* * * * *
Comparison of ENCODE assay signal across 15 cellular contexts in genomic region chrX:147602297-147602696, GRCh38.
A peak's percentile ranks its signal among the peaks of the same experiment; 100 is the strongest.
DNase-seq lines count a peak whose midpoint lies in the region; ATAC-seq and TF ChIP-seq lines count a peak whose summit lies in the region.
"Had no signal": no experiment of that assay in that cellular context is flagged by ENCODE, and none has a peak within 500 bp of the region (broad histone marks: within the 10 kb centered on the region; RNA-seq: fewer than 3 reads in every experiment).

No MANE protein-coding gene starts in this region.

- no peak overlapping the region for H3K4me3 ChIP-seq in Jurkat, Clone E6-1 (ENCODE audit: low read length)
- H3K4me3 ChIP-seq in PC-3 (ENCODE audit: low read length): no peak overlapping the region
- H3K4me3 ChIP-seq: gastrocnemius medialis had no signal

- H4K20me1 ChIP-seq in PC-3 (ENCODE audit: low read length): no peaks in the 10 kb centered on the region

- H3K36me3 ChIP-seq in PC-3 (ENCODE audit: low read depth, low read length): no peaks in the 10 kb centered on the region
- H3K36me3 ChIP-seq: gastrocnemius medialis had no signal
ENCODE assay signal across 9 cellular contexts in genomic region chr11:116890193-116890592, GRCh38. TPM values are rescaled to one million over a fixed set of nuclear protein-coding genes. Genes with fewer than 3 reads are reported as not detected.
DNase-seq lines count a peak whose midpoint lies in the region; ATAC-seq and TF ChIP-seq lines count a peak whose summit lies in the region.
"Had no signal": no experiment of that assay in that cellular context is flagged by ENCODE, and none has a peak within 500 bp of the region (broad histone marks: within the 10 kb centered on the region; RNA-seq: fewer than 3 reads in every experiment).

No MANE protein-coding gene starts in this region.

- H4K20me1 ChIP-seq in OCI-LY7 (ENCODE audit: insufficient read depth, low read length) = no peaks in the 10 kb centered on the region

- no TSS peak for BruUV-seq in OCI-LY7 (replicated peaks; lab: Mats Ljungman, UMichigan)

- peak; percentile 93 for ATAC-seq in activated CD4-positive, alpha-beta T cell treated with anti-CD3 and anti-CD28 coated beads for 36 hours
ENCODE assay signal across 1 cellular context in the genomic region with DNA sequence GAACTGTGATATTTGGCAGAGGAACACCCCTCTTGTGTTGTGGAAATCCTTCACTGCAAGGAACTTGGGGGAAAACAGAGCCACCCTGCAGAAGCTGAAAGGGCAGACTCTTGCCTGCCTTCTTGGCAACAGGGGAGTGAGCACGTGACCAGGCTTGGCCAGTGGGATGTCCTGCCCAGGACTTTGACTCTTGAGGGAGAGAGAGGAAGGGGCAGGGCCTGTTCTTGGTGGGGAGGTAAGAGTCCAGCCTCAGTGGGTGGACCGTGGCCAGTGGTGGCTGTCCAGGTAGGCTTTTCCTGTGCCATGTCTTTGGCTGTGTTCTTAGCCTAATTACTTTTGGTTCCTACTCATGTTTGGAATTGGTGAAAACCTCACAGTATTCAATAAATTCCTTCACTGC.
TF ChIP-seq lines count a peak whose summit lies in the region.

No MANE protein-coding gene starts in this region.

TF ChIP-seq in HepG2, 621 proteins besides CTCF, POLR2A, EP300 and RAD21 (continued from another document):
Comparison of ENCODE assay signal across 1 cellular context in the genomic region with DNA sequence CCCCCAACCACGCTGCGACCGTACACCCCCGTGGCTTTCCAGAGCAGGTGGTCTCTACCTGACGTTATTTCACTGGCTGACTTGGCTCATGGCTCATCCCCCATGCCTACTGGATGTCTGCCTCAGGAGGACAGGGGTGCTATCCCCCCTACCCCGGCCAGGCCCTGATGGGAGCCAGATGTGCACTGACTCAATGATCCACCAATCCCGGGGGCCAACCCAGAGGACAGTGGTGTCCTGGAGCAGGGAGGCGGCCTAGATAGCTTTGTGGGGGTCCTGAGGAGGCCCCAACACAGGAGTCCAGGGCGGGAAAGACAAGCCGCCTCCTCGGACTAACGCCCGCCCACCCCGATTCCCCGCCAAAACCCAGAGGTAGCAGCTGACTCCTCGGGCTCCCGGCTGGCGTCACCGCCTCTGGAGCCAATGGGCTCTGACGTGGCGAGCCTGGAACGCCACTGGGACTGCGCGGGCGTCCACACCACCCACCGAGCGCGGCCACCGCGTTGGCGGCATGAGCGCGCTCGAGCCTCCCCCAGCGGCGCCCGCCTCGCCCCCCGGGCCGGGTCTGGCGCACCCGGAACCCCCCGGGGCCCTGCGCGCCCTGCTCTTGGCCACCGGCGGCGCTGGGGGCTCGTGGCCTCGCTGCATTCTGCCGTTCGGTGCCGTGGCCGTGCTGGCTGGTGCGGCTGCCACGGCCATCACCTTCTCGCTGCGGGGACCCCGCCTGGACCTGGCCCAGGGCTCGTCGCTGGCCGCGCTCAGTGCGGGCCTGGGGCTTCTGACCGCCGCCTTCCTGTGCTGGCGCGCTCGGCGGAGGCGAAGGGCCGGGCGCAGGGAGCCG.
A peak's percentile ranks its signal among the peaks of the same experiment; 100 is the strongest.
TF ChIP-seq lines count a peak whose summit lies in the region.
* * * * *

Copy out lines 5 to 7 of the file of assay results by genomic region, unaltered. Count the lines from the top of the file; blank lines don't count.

No MANE protein-coding gene starts in this region.

- no peak overlapping the region for H3K4me3 ChIP-seq in Jurkat, Clone E6-1 (ENCODE audit: low read length)
- H3K4me3 ChIP-seq in PC-3 (ENCODE audit: low read length): no peak overlapping the region